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Pinder v Cape Plc, High Court, 20 December 2006

1 February 2007
The issues

Duty of care – asbestos – asbestosis – whether duty owed in the 1950’s in respect of second hand or intermittent contact with asbestos fibres.

The facts

The Claimant had been diagnosed with malignant mesothelioma of the pleura. He claimed against Cape Plc whose predecessors, between 1939 and 1970, were the owners of a factory at Acre Mill, Hebden Bridge. The factory was 5 miles from Mytholmroyd, where Mr Pinder was brought up and where he lived until he was 22. In Mytholmroyd was an area of wasteland called Scout End Tip. In 1950 the tip became a tip for trade and house refuse for the Hebdenroyd UDC. Mr Pinder alleged that he had contracted mesothelioma as a result of playing on the tip in the 1950’s and that the cause of the mesothelioma was the dust from the asbestos waste from Cape’s factories which was dumped on that tip.

The decision

The Court was satisfied on the evidence that the illness that the Claimant suffered from was caused by his exposure to the dust from asbestos waste disposed of at the tip by the Defendant or its predecessor.

In coming to a conclusion as to whether, between 1952 and 1960, the Defendant owed a duty to people such as Mr Pinder, exposed to occasional high levels of asbestos dust, there were two relevant considerations; firstly, the level of exposure of asbestos dust and secondly, the circumstances in which Mr Pinder came to be exposed to the dust. By the middle 1950’s it was known that exposure to asbestos should be kept to the lowest possible level and from 1951 that the threat posed by asbestos was sufficiently well known for employers to be under a duty to reduce asbestos to the greatest extent possible. In Maguire v Harland & Wolff the Court of Appeal decided that it did not necessarily follow that an employer, who should have appreciated the risk of harm to his employees, should at the same time have appreciated and addressed a risk to families of employees arising from secondary exposure. To do so would beg the critical question of whether it should have been clear by 1965 in that case that the health of individuals whose contact with asbestos was second hand and intermittent would be under threat. In Maguire the Court of Appeal decided that it was not reasonably foreseeable between 1960 and 1965 that a wife washing the clothes of a husband, who had been exposed to asbestos to a negligent degree, would herself be likely to suffer risk of personal injury.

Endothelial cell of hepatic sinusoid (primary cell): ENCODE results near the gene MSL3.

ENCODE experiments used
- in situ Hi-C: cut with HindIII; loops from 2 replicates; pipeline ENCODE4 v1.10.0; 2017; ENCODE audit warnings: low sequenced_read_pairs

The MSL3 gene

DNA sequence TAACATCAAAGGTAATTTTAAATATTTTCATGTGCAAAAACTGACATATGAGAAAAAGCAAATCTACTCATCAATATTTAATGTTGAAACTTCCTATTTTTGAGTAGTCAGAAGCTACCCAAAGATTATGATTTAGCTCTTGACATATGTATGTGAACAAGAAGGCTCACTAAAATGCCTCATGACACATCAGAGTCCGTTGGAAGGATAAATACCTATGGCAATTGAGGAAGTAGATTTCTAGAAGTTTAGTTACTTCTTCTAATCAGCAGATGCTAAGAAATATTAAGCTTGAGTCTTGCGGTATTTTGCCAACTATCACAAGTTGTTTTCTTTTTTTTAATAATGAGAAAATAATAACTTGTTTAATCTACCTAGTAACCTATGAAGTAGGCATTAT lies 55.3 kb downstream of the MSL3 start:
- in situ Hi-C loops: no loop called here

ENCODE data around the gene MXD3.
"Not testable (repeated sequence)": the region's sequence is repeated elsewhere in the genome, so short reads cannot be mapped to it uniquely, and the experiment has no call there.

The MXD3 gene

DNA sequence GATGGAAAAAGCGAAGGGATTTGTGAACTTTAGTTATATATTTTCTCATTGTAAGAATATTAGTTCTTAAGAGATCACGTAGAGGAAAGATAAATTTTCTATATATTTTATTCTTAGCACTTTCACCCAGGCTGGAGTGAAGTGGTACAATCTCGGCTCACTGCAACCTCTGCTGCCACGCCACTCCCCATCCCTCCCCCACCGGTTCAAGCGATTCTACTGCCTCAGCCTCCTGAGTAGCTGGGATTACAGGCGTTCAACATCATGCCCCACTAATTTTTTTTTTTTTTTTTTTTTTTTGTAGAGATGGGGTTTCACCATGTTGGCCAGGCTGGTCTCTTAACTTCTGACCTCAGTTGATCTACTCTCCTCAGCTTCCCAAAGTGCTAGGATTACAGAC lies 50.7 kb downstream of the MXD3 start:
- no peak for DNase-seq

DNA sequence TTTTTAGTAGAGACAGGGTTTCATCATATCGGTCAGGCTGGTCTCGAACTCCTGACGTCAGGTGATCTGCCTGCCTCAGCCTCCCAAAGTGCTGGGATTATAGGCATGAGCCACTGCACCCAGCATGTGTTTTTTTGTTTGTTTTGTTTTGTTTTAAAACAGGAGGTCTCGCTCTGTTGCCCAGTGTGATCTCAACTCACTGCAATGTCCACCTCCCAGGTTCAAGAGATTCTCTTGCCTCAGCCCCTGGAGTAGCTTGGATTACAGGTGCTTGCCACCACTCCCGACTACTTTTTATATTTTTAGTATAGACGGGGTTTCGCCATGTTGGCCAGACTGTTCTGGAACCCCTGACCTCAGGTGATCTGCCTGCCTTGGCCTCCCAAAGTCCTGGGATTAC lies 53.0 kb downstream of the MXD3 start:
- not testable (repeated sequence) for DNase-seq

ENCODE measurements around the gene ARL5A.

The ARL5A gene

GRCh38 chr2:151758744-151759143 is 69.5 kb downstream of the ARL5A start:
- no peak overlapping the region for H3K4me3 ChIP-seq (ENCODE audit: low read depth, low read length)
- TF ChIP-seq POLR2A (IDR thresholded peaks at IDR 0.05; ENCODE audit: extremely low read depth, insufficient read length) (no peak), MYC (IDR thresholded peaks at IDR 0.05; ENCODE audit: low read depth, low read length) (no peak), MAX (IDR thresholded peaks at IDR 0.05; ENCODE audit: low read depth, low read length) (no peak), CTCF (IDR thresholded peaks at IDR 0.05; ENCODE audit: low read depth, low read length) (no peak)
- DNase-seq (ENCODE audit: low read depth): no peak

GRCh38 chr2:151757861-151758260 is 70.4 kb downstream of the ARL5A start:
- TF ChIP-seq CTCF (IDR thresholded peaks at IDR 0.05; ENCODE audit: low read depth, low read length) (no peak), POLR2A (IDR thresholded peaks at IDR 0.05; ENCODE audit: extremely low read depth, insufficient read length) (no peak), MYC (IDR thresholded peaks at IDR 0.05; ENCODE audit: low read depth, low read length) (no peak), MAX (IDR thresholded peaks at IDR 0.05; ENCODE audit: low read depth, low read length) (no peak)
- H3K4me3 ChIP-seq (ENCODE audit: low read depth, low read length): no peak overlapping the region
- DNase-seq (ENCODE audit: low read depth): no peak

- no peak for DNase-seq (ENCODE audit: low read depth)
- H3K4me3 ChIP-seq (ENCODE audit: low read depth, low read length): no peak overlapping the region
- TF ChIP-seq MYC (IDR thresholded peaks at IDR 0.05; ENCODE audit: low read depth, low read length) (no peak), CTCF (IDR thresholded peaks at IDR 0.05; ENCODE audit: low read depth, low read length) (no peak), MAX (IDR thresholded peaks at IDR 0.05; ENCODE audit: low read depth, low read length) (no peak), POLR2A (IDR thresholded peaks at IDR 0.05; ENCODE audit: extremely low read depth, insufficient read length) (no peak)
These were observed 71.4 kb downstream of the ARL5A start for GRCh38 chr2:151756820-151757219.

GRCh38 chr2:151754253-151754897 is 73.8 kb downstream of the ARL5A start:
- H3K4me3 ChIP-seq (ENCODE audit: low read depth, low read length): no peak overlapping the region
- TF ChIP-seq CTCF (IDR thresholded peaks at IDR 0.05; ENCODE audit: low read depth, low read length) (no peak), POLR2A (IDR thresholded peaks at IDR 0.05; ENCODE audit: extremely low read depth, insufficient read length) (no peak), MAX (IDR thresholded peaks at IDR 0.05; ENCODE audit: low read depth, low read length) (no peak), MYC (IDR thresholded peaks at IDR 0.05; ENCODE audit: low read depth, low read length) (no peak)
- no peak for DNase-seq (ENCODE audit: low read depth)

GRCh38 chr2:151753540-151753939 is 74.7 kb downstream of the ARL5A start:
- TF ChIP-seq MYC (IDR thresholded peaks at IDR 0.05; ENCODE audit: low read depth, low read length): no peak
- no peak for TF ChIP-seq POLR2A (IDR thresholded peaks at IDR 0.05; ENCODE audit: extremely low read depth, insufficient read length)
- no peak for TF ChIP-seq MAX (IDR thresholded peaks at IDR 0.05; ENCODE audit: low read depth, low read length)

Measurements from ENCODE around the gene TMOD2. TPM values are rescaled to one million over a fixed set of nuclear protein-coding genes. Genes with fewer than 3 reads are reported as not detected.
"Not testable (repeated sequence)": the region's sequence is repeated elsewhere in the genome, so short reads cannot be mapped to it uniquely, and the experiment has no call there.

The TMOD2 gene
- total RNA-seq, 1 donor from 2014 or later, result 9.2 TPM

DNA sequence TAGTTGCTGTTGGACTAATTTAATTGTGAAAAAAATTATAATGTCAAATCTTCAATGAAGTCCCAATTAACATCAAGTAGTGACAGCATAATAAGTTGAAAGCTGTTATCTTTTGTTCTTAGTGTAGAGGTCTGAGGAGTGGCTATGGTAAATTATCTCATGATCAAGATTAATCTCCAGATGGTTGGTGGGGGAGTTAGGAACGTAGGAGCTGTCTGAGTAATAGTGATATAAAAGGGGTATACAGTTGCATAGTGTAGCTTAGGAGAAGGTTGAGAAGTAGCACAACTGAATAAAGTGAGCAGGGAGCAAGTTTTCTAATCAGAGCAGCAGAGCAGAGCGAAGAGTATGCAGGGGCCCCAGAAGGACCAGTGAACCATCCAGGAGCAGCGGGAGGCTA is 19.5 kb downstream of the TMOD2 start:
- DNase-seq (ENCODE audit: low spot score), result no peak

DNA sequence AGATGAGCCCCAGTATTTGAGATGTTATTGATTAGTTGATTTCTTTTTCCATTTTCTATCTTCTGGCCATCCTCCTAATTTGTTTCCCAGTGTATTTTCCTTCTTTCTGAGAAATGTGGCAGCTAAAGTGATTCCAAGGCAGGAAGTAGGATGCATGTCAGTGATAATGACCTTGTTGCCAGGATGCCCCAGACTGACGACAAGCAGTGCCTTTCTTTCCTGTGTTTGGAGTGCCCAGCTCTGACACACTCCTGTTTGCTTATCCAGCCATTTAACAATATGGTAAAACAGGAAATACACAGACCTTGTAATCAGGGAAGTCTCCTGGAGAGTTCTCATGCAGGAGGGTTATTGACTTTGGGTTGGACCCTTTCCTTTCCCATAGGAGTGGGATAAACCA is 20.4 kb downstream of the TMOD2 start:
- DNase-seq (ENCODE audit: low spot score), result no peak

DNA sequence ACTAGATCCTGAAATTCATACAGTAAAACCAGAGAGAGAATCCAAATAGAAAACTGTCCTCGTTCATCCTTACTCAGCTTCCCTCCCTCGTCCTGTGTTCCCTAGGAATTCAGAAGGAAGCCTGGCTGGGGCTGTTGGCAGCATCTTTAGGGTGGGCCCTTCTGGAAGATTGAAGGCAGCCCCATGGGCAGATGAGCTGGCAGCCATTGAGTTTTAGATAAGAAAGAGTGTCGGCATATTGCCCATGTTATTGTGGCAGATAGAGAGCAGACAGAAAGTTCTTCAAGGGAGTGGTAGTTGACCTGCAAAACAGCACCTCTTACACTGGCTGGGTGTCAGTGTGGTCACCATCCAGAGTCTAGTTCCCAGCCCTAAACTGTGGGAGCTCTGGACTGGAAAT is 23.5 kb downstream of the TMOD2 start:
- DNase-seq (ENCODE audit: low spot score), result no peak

In the decision of the Court in this case, it was only in the 1960’s that second hand and intermittent contact by persons with exposure lasting for peak periods outside the workplace was a concern and to impose a duty of care in respect of such people prior to the 1960’s would be to apply hindsight to the standards applying in the 1950’s.

If it were reasonably foreseeable that someone outside the workplace might be exposed to levels of dust similar to those which would have given rise to a breach of duty of care in the workplace, then that person would be likely to have a cause of action based on a breach of duty of care owed outside the workplace. However, in this case, besides the fact that the level of exposure would not have reached levels which would have amounted to a breach in the 1950’s, there was no evidence that the Defendant knew, or ought to have known, that children were playing in the waste at that tip. In the circumstances the Defendant could not reasonably have foreseen that the method of disposal of asbestos waste would have been likely to injure the Claimant. By the standards of the 1950’s the Defendant should not have taken particular steps after depositing the asbestos at the Scout Road tip. The evidence was that the recommendations on such matters were developed in the late 1960’s.

Claim dismissed.

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